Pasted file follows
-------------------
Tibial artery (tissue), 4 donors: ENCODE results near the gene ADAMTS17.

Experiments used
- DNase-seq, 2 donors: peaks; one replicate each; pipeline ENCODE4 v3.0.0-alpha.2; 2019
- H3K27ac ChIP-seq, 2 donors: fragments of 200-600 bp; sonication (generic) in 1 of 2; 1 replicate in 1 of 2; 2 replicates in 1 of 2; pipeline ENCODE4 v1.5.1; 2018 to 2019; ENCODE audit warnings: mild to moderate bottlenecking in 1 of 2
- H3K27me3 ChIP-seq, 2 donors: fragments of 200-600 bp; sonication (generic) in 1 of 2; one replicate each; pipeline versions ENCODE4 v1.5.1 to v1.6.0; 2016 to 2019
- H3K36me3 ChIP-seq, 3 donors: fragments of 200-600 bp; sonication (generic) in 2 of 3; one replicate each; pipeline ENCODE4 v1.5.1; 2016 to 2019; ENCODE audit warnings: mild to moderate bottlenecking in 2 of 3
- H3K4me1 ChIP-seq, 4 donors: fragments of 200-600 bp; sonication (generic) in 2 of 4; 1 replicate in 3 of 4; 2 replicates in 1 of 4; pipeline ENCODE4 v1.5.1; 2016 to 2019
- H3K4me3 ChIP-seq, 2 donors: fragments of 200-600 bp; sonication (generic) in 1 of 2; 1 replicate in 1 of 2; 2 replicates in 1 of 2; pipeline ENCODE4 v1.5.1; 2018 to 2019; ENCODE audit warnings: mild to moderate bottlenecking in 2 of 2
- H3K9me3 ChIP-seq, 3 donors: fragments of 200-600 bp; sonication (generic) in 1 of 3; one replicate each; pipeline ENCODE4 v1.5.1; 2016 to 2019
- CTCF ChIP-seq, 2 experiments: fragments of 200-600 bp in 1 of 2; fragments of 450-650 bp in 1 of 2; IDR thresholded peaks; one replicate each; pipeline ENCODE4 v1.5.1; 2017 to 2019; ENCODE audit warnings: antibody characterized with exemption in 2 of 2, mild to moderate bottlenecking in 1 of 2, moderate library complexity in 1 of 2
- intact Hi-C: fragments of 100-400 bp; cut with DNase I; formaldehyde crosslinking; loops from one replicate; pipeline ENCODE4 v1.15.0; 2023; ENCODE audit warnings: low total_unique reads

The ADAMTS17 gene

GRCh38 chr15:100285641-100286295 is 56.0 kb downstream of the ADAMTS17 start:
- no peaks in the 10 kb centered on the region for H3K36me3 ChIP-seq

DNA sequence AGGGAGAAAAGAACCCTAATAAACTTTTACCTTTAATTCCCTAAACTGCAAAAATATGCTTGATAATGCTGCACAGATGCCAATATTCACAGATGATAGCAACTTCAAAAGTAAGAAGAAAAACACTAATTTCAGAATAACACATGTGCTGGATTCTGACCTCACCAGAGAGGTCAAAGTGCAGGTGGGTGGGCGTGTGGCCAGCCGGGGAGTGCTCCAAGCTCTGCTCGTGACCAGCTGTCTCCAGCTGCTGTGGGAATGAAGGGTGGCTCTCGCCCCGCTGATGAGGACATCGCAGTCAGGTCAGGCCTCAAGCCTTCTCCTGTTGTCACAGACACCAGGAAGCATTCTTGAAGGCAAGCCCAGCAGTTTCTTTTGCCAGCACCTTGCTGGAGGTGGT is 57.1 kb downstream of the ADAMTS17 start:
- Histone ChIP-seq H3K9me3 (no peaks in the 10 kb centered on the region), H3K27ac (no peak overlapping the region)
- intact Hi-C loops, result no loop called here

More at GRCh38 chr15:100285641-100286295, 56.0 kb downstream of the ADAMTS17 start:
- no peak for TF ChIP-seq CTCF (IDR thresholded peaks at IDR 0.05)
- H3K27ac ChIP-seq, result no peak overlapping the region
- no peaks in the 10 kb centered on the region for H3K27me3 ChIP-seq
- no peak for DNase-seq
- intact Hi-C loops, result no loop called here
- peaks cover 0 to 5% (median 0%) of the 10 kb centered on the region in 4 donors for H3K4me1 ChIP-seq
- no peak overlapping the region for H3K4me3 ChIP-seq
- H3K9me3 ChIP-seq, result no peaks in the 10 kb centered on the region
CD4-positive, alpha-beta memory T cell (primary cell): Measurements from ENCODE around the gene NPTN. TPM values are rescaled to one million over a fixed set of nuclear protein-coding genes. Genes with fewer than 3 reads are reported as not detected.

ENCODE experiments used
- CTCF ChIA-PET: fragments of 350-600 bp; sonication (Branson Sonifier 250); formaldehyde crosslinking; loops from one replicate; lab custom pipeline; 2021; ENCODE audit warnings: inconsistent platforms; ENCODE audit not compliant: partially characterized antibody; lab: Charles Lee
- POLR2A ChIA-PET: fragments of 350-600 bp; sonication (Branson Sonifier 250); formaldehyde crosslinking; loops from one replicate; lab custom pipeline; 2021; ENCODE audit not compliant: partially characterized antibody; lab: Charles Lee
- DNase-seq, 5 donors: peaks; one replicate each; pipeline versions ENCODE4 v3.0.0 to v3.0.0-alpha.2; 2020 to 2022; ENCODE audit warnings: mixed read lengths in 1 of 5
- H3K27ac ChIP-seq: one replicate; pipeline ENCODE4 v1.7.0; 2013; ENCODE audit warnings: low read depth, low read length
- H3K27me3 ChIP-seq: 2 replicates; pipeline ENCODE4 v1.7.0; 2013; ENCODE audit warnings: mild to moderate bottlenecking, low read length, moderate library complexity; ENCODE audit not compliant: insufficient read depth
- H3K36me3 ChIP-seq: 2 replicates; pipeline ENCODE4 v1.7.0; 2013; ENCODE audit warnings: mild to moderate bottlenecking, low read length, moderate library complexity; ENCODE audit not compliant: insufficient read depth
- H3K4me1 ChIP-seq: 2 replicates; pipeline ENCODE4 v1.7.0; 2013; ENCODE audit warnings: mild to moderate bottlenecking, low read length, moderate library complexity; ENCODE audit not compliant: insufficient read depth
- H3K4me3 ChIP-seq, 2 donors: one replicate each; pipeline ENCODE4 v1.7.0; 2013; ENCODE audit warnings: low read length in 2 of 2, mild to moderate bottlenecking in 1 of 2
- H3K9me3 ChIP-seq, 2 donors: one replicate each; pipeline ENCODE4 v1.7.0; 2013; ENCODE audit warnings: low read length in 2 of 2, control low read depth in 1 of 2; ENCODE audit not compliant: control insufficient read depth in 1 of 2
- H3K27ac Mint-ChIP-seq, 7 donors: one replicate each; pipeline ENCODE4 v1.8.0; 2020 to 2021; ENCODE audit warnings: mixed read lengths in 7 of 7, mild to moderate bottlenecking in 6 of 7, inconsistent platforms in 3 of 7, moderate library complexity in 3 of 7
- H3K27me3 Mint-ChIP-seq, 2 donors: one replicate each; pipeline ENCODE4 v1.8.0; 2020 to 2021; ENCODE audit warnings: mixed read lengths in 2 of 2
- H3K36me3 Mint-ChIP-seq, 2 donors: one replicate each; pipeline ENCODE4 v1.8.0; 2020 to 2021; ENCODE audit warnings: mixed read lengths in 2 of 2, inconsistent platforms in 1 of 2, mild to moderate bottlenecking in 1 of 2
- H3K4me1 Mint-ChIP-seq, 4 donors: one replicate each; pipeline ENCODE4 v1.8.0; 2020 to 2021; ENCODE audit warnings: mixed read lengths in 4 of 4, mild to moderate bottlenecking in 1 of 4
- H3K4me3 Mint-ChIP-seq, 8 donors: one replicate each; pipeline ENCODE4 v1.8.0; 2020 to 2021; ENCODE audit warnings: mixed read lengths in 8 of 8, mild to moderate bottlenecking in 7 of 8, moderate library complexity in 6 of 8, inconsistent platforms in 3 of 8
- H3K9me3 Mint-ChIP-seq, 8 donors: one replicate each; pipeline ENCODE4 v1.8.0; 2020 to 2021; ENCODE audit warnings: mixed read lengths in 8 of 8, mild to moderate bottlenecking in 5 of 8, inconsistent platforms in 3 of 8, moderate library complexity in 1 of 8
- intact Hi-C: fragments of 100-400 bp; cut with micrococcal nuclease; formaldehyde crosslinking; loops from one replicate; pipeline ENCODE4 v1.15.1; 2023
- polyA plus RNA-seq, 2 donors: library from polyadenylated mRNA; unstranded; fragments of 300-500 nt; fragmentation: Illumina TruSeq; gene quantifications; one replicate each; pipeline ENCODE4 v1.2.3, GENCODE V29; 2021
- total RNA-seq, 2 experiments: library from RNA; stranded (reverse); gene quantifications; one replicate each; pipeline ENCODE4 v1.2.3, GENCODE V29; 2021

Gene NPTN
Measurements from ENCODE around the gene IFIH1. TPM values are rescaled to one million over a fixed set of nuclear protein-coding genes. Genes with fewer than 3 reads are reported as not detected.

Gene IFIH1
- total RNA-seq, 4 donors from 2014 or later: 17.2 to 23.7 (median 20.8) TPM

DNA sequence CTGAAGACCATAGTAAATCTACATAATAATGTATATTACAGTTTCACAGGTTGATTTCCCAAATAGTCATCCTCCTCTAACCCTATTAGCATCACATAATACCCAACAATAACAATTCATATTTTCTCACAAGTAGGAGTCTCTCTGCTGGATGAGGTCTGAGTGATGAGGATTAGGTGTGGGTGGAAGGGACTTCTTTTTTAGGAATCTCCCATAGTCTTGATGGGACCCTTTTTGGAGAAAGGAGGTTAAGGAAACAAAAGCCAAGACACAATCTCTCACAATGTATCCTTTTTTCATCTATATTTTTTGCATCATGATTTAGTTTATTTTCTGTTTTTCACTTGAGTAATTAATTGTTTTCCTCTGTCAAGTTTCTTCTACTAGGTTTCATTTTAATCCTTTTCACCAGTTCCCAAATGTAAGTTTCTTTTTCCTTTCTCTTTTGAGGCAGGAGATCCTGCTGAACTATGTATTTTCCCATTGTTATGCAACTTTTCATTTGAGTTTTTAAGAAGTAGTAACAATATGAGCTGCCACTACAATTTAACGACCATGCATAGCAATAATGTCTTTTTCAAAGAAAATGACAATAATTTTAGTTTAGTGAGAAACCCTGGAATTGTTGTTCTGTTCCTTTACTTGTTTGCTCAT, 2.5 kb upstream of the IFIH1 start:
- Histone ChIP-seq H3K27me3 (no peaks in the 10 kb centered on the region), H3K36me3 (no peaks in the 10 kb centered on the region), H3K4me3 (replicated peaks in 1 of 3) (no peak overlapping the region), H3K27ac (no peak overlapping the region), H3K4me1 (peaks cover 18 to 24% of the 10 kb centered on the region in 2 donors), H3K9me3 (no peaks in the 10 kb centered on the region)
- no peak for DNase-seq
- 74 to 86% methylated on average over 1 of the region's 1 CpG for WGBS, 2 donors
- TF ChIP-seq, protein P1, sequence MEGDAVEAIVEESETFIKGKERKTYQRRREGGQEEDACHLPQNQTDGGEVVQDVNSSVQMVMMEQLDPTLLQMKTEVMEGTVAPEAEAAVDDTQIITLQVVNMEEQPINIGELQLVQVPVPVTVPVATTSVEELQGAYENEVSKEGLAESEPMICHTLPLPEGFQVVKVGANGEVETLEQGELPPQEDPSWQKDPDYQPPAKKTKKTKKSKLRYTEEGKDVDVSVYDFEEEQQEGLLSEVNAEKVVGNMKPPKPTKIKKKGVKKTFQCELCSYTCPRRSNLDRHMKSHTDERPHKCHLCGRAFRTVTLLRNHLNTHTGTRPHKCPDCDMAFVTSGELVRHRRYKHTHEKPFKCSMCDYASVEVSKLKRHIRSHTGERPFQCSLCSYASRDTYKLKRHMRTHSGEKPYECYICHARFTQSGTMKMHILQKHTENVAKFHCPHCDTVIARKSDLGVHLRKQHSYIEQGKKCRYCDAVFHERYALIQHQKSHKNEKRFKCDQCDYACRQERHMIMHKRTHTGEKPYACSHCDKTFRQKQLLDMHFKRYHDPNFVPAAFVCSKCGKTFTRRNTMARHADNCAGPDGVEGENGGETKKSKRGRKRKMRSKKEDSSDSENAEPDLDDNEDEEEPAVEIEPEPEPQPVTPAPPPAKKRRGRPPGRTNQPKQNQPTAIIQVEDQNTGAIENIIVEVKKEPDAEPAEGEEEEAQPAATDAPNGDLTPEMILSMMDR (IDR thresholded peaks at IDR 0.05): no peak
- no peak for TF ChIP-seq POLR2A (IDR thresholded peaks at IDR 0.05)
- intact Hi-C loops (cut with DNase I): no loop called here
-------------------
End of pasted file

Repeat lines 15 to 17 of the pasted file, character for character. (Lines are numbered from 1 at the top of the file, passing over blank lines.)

DNA sequence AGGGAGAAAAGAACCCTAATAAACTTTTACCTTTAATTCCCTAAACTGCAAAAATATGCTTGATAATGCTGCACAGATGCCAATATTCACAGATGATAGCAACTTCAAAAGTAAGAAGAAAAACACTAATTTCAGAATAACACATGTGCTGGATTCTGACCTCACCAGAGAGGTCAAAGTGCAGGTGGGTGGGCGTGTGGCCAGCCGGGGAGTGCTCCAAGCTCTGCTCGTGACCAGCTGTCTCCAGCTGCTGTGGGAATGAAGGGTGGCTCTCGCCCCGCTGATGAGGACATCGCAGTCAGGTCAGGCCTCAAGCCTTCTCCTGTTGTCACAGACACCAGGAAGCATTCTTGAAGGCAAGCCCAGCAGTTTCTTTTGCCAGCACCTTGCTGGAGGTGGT is 57.1 kb downstream of the ADAMTS17 start:
- Histone ChIP-seq H3K9me3 (no peaks in the 10 kb centered on the region), H3K27ac (no peak overlapping the region)
- intact Hi-C loops, result no loop called here